On the vintage shopping trail with 4 great stops
Where neither Gucci nor Zara Home are to be found, second-hand goods for home and beauty are an alluring alternative. Discover hidden vintage gems outside Stone Town with guide Said.
The teapot with a coral-coloured flower pattern, stamped “Mason’s China” on the bottom, is lovely but lacks a lid. “Could be from the fifties”, says Bernadette Kirsch. The see-thru umbrella has a shaky handle, which will certainly not withstand major kuzi or kaskazi storms. “Never mind”, my shopping companion advises me, “you can use the teapot for watering flowers instead of a plastic watering can, and you could nicely grow your seedlings under the umbrella”. There are three of us, Bernadette, our guide Said Suleiman and myself - looking for some nice old stuff!
Form follows function (designers say), and women like beautiful forms. They are ready to render vintage items a second life, often letting them assume a different role, too. Fumba clinic director Dr. Jenny Bouraima once discovered a worn-out sofa on the roadside in Zanzibar, bargained for it and remodelled it with lightbeige-coloured leather cover. The furniture now serves as a comfortable couch in her patients’ waiting area.
Ceramic plates from Holland, teapots from China and lace blouses from a by-gone era tell the history of Zanzibar, of centuries of seafarer’s trade in the rhythm of the monsoon winds with Persia, India, Arabia, England. Antique Swahili furniture recaptures the emergence of an own distinct culture in East Africa. Some second-hand finds, however, tell the story of modern dumping policies. The import of second-hand goods from developed to developing countries has many critics. ““People say second-hand goods destroy the local industry”, knows Bernadette Kirsch, head of Permaculture Design Company (PCD) in Fumba and as such a distinctively eco- and community-minded personality. “But as long as there is no real alternative, namely a noteworthy local industry, second-hand trade generates income for a whole chain of people”, she says.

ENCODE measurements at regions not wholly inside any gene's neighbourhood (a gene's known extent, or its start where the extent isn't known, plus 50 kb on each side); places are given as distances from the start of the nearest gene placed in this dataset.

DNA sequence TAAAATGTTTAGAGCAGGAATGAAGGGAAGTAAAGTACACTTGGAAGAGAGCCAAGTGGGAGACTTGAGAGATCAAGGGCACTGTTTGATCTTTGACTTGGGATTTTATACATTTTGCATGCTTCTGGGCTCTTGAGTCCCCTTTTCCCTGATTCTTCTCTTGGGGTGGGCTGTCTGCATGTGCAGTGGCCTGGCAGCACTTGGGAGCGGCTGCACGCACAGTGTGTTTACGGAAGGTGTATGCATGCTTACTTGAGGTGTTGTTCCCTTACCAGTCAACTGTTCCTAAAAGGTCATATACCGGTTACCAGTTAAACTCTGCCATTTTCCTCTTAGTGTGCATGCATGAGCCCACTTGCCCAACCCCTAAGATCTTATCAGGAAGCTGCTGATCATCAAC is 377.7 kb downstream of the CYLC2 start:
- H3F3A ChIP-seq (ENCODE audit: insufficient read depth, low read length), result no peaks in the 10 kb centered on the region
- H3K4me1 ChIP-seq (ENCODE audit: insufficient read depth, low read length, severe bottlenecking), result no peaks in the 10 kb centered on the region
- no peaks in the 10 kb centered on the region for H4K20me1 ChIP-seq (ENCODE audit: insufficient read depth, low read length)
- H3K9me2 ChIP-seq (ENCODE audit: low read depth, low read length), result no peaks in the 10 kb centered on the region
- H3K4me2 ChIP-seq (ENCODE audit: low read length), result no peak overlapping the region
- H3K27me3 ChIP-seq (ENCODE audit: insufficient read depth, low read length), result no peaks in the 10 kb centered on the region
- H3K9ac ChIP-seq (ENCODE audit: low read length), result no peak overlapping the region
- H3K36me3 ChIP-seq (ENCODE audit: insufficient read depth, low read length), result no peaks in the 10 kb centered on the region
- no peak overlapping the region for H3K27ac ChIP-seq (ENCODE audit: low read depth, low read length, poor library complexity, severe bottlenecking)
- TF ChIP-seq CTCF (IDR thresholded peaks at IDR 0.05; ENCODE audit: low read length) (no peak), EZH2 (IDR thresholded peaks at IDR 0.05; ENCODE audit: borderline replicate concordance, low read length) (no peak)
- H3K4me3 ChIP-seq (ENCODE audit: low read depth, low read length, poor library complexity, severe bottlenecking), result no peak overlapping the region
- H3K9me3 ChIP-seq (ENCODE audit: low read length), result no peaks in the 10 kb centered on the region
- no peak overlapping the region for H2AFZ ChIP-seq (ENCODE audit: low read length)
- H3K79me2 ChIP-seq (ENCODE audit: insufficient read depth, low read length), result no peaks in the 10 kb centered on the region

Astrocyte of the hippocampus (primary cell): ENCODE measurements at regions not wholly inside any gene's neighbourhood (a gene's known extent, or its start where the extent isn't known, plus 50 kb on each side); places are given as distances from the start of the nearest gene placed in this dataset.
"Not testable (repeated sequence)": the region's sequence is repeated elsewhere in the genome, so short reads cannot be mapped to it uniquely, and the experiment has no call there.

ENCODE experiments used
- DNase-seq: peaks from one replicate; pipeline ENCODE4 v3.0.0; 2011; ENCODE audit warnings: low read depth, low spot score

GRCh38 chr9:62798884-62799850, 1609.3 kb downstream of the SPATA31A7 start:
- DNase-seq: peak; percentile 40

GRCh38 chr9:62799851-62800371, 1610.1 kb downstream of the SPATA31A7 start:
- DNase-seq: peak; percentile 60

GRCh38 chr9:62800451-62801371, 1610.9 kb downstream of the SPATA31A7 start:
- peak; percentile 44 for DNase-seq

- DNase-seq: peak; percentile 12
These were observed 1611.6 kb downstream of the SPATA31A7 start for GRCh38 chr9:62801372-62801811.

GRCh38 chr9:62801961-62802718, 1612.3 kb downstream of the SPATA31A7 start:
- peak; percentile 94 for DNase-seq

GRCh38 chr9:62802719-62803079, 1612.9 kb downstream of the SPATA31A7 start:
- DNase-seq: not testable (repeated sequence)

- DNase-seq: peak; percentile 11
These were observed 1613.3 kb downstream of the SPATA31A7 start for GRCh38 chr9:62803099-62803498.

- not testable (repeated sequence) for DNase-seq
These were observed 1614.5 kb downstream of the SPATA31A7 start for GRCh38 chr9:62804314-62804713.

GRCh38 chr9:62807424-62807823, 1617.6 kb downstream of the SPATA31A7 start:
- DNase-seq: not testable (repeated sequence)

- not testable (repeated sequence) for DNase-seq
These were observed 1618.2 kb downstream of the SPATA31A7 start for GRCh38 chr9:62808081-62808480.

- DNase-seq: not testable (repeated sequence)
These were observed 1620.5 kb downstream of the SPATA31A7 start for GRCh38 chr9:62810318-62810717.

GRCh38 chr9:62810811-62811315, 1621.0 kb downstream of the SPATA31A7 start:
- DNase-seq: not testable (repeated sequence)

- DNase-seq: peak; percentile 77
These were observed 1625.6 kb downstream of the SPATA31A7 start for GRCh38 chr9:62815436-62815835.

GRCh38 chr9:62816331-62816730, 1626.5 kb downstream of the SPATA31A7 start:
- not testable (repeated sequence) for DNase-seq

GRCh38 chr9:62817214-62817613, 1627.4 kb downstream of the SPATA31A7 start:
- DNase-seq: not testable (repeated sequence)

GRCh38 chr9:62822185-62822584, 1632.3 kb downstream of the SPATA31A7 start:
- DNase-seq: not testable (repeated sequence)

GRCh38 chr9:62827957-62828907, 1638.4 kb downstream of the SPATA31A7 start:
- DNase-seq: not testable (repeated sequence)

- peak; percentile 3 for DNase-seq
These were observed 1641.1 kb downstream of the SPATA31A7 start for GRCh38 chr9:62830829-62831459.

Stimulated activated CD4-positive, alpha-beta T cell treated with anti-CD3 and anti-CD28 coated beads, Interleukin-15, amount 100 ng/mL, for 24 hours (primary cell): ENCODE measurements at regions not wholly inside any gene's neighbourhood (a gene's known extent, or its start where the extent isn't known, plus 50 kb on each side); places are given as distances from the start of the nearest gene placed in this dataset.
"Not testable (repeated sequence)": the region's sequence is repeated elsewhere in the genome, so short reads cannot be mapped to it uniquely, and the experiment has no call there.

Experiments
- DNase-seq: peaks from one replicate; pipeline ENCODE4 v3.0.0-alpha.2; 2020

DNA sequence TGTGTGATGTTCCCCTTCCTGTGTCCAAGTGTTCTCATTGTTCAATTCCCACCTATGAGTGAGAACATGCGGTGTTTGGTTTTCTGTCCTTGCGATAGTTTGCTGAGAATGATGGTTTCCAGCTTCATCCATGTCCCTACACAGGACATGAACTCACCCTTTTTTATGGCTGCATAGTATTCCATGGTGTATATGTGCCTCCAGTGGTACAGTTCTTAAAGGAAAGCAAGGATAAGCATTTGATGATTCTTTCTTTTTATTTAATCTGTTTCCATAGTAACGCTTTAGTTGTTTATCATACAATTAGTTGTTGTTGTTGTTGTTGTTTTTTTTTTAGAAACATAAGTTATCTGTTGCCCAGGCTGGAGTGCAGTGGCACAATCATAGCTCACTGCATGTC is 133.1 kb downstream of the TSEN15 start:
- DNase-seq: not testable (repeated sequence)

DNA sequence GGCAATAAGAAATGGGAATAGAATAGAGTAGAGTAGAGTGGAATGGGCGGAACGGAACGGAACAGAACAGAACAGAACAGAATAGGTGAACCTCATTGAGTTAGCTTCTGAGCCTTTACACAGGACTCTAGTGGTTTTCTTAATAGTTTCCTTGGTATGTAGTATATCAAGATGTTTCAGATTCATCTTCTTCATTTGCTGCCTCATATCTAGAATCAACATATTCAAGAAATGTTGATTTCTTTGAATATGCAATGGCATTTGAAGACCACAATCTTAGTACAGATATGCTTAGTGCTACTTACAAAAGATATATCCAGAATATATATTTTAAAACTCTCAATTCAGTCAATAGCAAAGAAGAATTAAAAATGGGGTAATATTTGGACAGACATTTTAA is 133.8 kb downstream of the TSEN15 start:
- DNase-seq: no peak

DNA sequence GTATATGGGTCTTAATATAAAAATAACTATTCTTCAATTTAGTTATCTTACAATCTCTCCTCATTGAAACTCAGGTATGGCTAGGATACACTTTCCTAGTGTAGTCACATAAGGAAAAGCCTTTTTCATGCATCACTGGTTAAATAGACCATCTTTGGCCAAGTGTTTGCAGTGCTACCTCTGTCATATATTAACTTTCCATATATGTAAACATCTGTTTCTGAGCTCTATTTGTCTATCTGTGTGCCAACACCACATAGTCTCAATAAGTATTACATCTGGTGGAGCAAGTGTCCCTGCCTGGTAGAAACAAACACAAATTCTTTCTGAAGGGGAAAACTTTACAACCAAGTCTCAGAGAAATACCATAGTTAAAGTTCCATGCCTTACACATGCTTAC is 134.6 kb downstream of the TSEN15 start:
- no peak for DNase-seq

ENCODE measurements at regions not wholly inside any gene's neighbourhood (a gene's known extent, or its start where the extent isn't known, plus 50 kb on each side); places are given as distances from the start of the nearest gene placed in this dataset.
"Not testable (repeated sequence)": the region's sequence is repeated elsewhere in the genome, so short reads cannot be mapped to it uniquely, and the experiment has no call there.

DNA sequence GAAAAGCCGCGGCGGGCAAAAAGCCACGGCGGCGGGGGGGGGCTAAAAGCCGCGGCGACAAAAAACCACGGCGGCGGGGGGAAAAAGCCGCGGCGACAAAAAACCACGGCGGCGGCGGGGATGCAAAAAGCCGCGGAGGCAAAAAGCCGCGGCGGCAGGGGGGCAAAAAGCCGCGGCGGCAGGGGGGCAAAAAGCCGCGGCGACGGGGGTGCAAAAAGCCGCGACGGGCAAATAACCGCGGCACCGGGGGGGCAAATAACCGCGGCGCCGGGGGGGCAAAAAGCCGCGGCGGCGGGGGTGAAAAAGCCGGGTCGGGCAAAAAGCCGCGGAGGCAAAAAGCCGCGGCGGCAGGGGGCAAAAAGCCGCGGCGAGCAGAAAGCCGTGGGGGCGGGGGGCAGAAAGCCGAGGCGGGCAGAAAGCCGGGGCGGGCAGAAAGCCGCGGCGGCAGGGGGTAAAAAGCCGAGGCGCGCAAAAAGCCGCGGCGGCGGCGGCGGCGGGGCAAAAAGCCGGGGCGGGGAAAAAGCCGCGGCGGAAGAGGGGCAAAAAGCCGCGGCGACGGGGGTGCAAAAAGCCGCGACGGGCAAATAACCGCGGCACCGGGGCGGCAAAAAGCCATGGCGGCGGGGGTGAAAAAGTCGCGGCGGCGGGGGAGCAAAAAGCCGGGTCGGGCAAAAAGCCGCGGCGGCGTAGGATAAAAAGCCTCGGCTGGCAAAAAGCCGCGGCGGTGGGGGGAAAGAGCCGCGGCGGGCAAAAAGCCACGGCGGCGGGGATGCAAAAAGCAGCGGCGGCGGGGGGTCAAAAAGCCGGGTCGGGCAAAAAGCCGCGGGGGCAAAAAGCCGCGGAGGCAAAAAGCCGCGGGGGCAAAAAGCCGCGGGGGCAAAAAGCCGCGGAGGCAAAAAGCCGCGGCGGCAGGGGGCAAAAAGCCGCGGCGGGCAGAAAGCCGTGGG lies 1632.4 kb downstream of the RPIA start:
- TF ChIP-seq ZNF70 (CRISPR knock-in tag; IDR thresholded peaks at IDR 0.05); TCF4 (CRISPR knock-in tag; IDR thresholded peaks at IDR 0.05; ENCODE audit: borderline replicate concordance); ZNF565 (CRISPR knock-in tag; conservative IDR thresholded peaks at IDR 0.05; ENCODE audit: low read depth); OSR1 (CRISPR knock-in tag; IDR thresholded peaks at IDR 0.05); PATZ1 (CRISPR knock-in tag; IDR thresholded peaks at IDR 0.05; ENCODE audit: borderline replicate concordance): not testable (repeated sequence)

Thus, ethically acquitted, our vintage tour around the outskirts of Stone Town is ready to take off!
FIRST STOP Our first stop is Tamin’s open-air warehouse-cum-workshop in Fuoni where the well known antique dealer from Stone Town keeps and restores his finds. On our way to Tamin, all along Mombasa Road guide Said has been pointing out the names of different neighbourhoods which stem from the people who have settled her, “Mchina”, a new apartment block is nick-named; other areas are called Mombasa, Somalia, even “Kosovo”.
At Tamin’s warehouse at least a dozen exquisitely carved doors, rusty window shutters, shabby-looking wooden frames and rusty metal fences are splattered all over the place. “The signature Zanzibari carved doors, mostly around hundred to 120 years old, but some dating back 300 years, are protected by heritage laws”, explains Said when he sees us admiring the treasures. “It is forbidden to export them, but one can acquire them for local use”. During 200 years of Sultan’s rule, when a home was built in Zanzibar, the door was traditionally erected first, Said explains: “A door was more than a door, it was the business-card of the owner”. 200-500 of these traditional doors-the number varying by different estimates - are still in use in Stone Town. A round upper frame was pointing to an Indian owner, a square frame to Omanis and a mix of both, to Swahilis. The carvings often symbolised the owner’s profession, ship ropes, for instance, standing for a dhow captain, grapes or animal prints hinting to pre-Islamic influence because wine as well as animal symbols are frowned upon in Islam. An intact antique door now easily fetches $1000 on the market.